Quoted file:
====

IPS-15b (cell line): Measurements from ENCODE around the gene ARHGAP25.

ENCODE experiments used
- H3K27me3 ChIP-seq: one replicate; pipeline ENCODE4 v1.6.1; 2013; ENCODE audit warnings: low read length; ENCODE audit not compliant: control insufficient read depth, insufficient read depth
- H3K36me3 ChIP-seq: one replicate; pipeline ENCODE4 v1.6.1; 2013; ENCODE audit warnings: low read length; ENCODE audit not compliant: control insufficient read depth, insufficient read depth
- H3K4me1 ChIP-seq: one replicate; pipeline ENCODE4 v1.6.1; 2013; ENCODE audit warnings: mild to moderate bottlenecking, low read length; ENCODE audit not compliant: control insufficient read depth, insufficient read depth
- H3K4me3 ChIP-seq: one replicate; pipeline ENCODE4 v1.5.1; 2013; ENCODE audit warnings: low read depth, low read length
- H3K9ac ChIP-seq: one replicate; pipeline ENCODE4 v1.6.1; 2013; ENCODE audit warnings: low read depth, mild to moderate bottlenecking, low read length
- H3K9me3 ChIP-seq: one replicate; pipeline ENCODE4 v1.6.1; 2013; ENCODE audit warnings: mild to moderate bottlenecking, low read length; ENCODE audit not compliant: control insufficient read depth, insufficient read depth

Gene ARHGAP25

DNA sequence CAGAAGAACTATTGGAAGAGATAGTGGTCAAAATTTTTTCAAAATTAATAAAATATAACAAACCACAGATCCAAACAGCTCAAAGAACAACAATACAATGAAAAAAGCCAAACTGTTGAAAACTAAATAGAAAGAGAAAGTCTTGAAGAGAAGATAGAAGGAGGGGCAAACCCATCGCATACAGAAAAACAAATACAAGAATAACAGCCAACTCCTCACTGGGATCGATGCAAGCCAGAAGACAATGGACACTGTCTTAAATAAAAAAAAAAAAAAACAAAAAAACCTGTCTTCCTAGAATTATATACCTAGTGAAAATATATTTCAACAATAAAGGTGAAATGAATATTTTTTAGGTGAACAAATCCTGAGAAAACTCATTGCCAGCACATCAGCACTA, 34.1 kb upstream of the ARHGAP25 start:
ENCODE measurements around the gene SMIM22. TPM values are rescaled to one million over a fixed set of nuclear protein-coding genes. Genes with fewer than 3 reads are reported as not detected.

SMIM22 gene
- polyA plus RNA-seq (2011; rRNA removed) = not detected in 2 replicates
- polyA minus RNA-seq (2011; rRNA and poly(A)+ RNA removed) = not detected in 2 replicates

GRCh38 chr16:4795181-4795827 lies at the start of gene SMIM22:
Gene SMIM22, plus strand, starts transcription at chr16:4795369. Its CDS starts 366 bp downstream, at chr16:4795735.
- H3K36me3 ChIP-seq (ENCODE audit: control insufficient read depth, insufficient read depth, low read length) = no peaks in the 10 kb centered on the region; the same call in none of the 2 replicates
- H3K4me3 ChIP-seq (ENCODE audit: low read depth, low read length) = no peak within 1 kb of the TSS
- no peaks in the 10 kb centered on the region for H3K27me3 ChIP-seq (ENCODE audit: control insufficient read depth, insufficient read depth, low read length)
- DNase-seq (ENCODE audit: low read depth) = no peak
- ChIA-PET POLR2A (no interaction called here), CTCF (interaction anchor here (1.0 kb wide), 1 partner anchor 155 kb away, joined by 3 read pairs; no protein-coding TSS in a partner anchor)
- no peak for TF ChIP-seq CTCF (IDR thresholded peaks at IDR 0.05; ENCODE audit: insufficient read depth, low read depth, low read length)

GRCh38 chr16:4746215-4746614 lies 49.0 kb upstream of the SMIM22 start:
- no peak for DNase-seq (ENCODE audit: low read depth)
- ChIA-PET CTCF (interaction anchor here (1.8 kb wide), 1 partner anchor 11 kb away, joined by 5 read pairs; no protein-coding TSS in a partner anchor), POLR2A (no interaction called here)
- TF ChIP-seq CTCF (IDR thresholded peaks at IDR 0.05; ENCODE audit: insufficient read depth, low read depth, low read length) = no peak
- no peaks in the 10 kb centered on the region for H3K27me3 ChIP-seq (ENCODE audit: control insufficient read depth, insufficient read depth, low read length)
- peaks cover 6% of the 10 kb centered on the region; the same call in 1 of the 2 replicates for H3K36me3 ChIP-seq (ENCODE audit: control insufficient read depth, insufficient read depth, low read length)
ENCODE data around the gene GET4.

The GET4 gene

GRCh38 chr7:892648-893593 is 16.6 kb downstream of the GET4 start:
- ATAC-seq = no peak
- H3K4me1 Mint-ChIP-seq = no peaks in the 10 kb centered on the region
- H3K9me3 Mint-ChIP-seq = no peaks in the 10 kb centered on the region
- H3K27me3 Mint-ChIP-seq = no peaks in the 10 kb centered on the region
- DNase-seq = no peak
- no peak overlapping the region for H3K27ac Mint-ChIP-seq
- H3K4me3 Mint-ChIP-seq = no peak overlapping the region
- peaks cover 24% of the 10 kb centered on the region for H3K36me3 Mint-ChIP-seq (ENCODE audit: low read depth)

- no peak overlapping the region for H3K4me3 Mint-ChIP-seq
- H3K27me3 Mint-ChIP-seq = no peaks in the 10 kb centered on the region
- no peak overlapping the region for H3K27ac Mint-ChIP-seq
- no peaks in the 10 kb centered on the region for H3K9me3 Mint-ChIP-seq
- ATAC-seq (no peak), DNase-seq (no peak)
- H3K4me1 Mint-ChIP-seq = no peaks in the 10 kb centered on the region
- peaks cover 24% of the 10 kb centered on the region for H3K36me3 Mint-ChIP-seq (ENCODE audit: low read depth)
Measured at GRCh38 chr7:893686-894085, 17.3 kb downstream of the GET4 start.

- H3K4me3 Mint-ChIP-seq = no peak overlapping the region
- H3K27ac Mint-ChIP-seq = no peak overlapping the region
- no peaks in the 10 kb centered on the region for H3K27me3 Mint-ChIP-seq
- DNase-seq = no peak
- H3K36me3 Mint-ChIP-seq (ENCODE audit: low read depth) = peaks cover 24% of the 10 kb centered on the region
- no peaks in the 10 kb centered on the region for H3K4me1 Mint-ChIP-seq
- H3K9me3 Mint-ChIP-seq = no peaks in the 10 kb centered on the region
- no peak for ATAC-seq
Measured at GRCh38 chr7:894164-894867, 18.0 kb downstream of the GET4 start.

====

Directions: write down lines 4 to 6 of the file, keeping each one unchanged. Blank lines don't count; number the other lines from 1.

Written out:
- H3K36me3 ChIP-seq: one replicate; pipeline ENCODE4 v1.6.1; 2013; ENCODE audit warnings: low read length; ENCODE audit not compliant: control insufficient read depth, insufficient read depth
- H3K4me1 ChIP-seq: one replicate; pipeline ENCODE4 v1.6.1; 2013; ENCODE audit warnings: mild to moderate bottlenecking, low read length; ENCODE audit not compliant: control insufficient read depth, insufficient read depth
- H3K4me3 ChIP-seq: one replicate; pipeline ENCODE4 v1.5.1; 2013; ENCODE audit warnings: low read depth, low read length